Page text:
Video report by ITV News Economics and Business Editor Joel Hills
The coronavirus vaccine rollout is going superbly well. The government is set to hit the target it set itself of vaccinating the four groups of people who have accounted for the vast majority of hospitalisations and deaths by Monday 15th February.
Last month, in a private call with business leaders, the prime minister said it was “very important” the deadline of mid-February was met.
On the same call, the chancellor said that doing so would “give us an enormous amount of optionality with regard to future restrictions and hopefully we can look forward to opening things up at that point”.
But Rishi Sunak’s message today was far more downbeat. Indeed, he suggested that we may have to live with restrictions for several months to come, despite the success of the vaccine programme.
The chancellor told ITV News that the government will proceed “cautiously and carefully". He admitted there was “some evidence of falling hospitalisations and cases” but agreed with his ministerial colleagues that it’s “too early” to book a summer holiday.
'Too early' to book summer holidays just yet, Rishi Sunak warns
Lockdown is a miserable experience, everyone wants to know when it will end. The government appears to be making a conscious effort to manage expectations down. The prime minister will reveal a “roadmap” back to a more normal life on Monday 22nd February.
It’s remarkable to think that it’s almost a year since the UK went into the first lockdown. The policy decisions Rishi Sunak made in early phase of the crisis have been expensive, but popular and very effective. More recent decisions he has made have attracted strong criticism.
Last August, 78,000 restaurants served-up 160 million meals as part of the chancellor’s Eat Out To Help Out Scheme. During the month, the number of daily infections rose sharply.
Rishi Sunak doesn’t believe his policy caused a spike in transmissions. “I don’t think the data actually bears that out,” he said, and has no regrets about pursuing it.
“[Eat Out To Help Out] was about trying to protect and support 2 million people who work in the hospitality industry,” Sunak insisted. He wouldn’t say if he’s planning to repeat it.
Chancellor says he has no regrets over Eat Out To Help Out scheme
Rishi Sunak is also widely reported to have opposed calls for lockdowns in September and December circuit-breaker, something he doesn’t deny and doesn’t appear to regret.
“I think, at all points throughout this crisis, we’ve taken advice from our scientific and medical advisors,” Sunak said, insisting that the advice from SAGE was more nuanced about the need for lockdowns in the last few months of last year.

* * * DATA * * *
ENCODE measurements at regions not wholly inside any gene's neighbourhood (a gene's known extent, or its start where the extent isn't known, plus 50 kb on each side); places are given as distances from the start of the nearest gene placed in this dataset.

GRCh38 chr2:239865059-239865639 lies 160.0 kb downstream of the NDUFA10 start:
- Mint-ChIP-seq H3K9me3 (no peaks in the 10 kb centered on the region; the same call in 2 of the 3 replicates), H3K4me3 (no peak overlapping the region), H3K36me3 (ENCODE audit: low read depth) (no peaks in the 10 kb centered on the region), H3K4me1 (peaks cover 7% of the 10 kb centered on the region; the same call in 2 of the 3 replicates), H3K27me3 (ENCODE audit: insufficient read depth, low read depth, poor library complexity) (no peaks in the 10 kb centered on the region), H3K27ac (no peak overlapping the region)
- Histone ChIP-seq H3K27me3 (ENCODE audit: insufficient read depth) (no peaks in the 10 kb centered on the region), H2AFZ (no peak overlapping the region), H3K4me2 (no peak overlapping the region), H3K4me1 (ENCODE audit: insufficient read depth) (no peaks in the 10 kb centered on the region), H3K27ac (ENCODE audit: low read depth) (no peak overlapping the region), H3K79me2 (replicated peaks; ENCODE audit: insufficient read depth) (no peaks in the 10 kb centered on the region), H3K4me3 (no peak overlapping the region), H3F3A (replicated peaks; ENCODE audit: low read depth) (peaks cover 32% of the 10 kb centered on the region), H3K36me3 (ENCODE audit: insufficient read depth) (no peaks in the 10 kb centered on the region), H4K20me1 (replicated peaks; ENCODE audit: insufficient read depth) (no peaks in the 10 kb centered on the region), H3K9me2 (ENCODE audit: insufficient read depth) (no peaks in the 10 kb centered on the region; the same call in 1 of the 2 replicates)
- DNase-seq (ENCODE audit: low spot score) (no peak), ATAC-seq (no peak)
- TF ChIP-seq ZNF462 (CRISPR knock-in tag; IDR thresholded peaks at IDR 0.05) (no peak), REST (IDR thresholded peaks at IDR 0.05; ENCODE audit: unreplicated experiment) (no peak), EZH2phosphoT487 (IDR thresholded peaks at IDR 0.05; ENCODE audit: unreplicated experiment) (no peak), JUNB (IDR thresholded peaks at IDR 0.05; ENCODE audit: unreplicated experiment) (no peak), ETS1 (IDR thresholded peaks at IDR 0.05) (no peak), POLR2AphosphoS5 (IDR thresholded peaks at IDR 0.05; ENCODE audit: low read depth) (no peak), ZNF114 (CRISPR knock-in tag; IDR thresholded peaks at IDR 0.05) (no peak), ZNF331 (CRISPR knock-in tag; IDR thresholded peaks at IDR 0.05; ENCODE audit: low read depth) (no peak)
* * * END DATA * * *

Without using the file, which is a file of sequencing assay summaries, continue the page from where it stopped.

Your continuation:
“[The scientific advice] was a lot more balanced than that at the time, and you can read that in the minutes,” Sunak said.
“There’s no point being Captain Hindsight about this. We have to use the data available at the moment and I think the important thing to recognise is lockdowns are not costless. Every time we lockdown the economy that has an impact on many people’s lives and livelihoods."
The outbreak and the rapid spread of a second, more infectious strain of the virus - first identified in Kent last September - eventually forced the government’s hand. We have been in lockdown again since 6th January.
According to the latest ONS survey, approximately six million people are currently furloughed. The Job Retention Scheme has helped avoid mass unemployment but it’s due to end in April. Companies want the chancellor to extend it, he’s making no promises.
“We will set out the next phase of our economic support at our Budget in early March,” he said.
The six million families who receive universal credit will also have to wait to find out if they will be £20 a week worse off after April. Given that so many of them are financially vulnerable, I asked the chancellor why he couldn’t make it clear now if the uplift to universal credit will be extended.
“The right thing to do is for us to economic support in the country, in the crisis, throughout the recovery, at a time when we know what the roadmap looks like,” he insisted.
The UK economy contracted by 9.9% in 2020, the largest drop in 300 years. The fall in output was more than twice the size of that experienced during the financial crisis.
Last week, the Bank of England delivered an upbeat assessment of our prospects going forward. By contrast, the chancellor sounded much gloomier.
What happens next will depend on the path of the virus, how quickly the government lifts restrictions and how businesses and households respond when they do. It will also depend on the impact of Brexit.
The economic cost of our departure from the EU’s single market and its customs union are are obvious. Share trading has moved from London to Amsterdam, shellfish companies face bankruptcy. Fisherman, supermarkets and hauliers all say that the impact of the trade deal is worse than they expected it to be.
Rishi Sunak told me that the disruption Brexit has caused is in line with what he expected.
“I think there's always going to be some adjustment,” he said. “We have left the EU, that was always going to mean a change in how we traded. We have put a lot of support in place to help the businesses adapt to that change, that's going to take a little bit of time to adjust, that's happening. If you look at trade flows for example between Britain and northern Ireland there about where they were last year.”